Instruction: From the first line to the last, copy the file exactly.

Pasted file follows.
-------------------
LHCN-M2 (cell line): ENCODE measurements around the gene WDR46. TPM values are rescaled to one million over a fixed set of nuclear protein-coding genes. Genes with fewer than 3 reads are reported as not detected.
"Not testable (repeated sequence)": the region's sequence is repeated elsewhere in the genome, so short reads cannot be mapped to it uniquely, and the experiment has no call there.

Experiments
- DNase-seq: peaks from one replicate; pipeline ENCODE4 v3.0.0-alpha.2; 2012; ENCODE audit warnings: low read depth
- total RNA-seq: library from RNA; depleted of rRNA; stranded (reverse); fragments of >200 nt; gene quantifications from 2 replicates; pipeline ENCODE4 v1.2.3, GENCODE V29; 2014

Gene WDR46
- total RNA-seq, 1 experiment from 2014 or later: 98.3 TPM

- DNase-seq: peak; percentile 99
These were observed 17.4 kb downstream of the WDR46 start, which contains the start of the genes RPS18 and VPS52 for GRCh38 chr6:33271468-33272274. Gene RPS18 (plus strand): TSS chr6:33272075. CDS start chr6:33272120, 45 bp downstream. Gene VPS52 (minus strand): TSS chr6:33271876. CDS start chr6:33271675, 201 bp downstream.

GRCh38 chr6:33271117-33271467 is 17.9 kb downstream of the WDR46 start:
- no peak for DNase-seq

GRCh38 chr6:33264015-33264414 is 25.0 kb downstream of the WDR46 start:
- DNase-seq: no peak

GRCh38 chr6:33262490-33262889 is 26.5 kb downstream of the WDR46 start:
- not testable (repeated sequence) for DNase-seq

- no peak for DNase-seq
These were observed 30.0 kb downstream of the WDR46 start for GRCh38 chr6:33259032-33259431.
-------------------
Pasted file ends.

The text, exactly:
LHCN-M2 (cell line): ENCODE measurements around the gene WDR46. TPM values are rescaled to one million over a fixed set of nuclear protein-coding genes. Genes with fewer than 3 reads are reported as not detected.
"Not testable (repeated sequence)": the region's sequence is repeated elsewhere in the genome, so short reads cannot be mapped to it uniquely, and the experiment has no call there.

Experiments
- DNase-seq: peaks from one replicate; pipeline ENCODE4 v3.0.0-alpha.2; 2012; ENCODE audit warnings: low read depth
- total RNA-seq: library from RNA; depleted of rRNA; stranded (reverse); fragments of >200 nt; gene quantifications from 2 replicates; pipeline ENCODE4 v1.2.3, GENCODE V29; 2014

Gene WDR46
- total RNA-seq, 1 experiment from 2014 or later: 98.3 TPM

- DNase-seq: peak; percentile 99
These were observed 17.4 kb downstream of the WDR46 start, which contains the start of the genes RPS18 and VPS52 for GRCh38 chr6:33271468-33272274. Gene RPS18 (plus strand): TSS chr6:33272075. CDS start chr6:33272120, 45 bp downstream. Gene VPS52 (minus strand): TSS chr6:33271876. CDS start chr6:33271675, 201 bp downstream.

GRCh38 chr6:33271117-33271467 is 17.9 kb downstream of the WDR46 start:
- no peak for DNase-seq

GRCh38 chr6:33264015-33264414 is 25.0 kb downstream of the WDR46 start:
- DNase-seq: no peak

GRCh38 chr6:33262490-33262889 is 26.5 kb downstream of the WDR46 start:
- not testable (repeated sequence) for DNase-seq

- no peak for DNase-seq
These were observed 30.0 kb downstream of the WDR46 start for GRCh38 chr6:33259032-33259431.